In most sports, playoff venues are determined by the teams who qualify for them: places like Yankee Stadium, Lambeau Field, and Boston Garden. But the FedExCup Playoffs are different. Nineteen different courses have hosted the PGA Tour’s season-ending playoff series. Up until 2019, players did battle over four different courses each year en route to the final payday. Since then, it’s just been three events on three courses. The one constant has been East Lake Golf Club, which has hosted the concluding playoffs event since their inception in 2007.
The same is true in 2022, but the two courses hosting the first two stages—TPC Southwind in Memphis and Wilmington Country Club in Delaware—are new to the FedExCup. Both provide stern tests for the players who’ll be vying for the ultimate prize: $18 million (and a shiny trophy).
Here’s a look at the three courses hosting the 2022 FedExCup Playoffs.
FedEx St. Jude Championship—TPC Southwind (Memphis, Tenn.)
TPC Southwind, host of the first leg of the FedExCup Playoffs, is a course located in an upscale gated community in southeast Memphis. TPC Southwind has served as host venue of the St. Jude Classic and the WGC-FedEx St. Jude Invitational in year’s past, but this is its first time welcoming the FedExCup circus to town. The 7,244-yard course was designed by Ron Prichard, with advisory assistance from Hubert Green and Fuzzy Zoeller. It is one tough track. Its phalanxes of mature trees, undulating zoysia fairways, slick greens, and numerous lakes, ponds, and streams give players all they can handle.
The fairways are tight here, and many holes dogleg—making control off the tee important. The 481-yard par-four 7th hole, for example, has trees to the right and bunkers on the left that pinch the landing area to the width of a FedEx truck. At the 12th, a 383-yard par four, there’s a lake running all the way down the right side that players have to avoid. Many players hit irons off the tee there, as well as at the short, par-four 15th. Accurate approach shots are equally necessary. Several of the well-bunkered greens are crowned with steep runoff areas, and eight of the greens are protected by water. Nowhere is this more in evidence than on two of the par threes, including the 155-yard 11th with its island green that closely resembles the 17th at TPC Sawgrass.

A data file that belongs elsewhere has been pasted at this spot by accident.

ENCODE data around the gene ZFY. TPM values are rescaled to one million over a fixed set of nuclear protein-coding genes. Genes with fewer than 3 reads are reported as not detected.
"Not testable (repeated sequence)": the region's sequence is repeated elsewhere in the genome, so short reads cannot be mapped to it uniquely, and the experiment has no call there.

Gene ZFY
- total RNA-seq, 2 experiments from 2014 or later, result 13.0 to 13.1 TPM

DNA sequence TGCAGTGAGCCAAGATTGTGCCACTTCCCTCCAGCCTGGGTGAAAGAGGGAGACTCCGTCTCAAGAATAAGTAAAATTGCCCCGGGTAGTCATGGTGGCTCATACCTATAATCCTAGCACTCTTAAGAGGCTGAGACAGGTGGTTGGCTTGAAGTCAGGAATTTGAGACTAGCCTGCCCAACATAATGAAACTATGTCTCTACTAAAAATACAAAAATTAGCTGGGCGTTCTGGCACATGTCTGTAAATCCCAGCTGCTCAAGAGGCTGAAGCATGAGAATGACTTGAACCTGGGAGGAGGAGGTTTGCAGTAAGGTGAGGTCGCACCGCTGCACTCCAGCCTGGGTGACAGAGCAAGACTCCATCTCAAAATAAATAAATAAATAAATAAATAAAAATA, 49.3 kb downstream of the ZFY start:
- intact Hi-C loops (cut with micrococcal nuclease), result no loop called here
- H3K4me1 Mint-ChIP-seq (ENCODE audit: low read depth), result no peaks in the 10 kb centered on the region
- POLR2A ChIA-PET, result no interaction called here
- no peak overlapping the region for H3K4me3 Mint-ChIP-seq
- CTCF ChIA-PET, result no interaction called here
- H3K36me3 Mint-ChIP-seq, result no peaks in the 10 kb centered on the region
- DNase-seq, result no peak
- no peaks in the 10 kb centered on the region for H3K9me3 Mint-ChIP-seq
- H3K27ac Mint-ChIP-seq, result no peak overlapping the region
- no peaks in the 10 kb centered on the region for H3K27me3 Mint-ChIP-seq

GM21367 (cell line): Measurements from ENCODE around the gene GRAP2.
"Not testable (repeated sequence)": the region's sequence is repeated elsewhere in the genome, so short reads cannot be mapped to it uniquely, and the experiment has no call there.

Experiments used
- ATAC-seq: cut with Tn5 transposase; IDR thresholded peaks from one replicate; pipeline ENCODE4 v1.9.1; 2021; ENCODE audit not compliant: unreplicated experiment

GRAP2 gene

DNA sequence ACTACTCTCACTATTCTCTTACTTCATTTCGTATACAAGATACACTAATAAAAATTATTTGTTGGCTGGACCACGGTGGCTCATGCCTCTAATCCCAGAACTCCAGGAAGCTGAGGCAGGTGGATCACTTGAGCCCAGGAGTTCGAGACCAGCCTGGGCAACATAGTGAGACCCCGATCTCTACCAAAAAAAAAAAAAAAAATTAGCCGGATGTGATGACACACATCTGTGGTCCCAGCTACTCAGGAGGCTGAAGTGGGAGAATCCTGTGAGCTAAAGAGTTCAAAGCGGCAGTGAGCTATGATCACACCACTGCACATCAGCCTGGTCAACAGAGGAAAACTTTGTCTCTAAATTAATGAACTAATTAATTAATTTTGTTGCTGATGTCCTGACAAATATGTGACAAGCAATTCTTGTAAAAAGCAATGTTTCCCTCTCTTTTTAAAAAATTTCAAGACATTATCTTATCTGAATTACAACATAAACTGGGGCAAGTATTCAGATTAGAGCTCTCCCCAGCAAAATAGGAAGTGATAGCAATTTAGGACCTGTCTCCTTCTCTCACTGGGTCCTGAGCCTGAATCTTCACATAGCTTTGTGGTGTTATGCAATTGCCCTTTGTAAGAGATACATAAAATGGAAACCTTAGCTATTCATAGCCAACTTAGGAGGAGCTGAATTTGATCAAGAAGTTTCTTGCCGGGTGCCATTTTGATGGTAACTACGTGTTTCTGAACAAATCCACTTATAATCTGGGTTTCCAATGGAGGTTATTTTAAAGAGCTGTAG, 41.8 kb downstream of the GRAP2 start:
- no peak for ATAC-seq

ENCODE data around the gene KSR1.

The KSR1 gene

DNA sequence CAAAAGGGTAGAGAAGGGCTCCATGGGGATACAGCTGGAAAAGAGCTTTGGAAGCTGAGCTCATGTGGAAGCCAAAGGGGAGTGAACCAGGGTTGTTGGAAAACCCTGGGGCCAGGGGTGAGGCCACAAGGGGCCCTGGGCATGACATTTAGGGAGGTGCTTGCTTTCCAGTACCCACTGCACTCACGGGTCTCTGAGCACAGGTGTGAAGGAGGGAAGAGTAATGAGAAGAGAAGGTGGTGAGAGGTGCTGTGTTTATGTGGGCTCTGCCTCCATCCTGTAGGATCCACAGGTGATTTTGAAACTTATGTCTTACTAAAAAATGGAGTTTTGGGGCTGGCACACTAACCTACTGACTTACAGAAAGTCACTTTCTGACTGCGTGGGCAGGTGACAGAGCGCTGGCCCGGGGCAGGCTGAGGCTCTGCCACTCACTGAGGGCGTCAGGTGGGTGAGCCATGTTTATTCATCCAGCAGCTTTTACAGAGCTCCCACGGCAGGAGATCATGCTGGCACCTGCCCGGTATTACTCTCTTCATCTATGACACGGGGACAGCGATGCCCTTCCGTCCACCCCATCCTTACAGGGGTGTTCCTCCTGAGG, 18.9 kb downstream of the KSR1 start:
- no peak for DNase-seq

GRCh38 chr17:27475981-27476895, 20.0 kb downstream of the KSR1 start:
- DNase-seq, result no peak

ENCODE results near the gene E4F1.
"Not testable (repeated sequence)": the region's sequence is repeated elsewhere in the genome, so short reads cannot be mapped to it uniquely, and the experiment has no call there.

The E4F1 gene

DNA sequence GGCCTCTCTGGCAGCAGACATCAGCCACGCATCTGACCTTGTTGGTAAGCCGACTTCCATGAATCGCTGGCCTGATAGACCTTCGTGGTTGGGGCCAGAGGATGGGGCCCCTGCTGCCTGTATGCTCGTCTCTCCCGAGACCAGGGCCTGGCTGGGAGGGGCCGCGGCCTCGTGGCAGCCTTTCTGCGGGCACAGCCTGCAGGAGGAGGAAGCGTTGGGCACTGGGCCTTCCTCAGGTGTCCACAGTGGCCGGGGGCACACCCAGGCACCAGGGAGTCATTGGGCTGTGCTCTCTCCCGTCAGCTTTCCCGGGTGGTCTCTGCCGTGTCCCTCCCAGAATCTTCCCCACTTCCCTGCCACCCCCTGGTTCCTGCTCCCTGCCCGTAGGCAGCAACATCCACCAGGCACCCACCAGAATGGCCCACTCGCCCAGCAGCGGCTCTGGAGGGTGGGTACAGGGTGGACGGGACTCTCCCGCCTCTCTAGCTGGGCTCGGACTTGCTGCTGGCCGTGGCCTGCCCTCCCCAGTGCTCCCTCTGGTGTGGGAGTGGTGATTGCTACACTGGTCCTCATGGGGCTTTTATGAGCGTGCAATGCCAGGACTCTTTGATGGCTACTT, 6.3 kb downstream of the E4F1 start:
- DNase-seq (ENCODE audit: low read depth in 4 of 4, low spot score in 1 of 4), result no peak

The long, par-four finishing hole at TPC Southwind always generates fireworks. It was there that Dustin Johnson dropped a walk-off eagle on the field to clinch the 2018 FedEx St. Jude Classic. Players who successfully negotiate the water all along the left side of this dogleg-left monster will come out on top.
Winner: Will Zalatoris
TPC Southwind, 15th hole (photo courtesy TPC Network)
BMW Championship—Wilmington Country Club, South Course (Wilmington, Del.)
History is on the line, in more ways than one, at the BMW Championship on the South Course at Wilmington C.C., a classic, treelined Robert Trent Jones Sr. design that can stretch to more than 7,500 yards. The event is not only the first professional golf event to be held at the club—it’s the first time a PGA Tour event has ever been held in Delaware.
The top 70 players (and ties) making it out of Memphis need to have solid sand games, as the course is defended by deep, white-sand bunkers just about everywhere you look. You can expect the rough to be a factor, too, beginning at the first, where players may be tempted to try to cut the corner of the dogleg to shorten their approach to the green. Look for a back hole location on Sunday, as the green narrows to almost nothing in the back-left corner.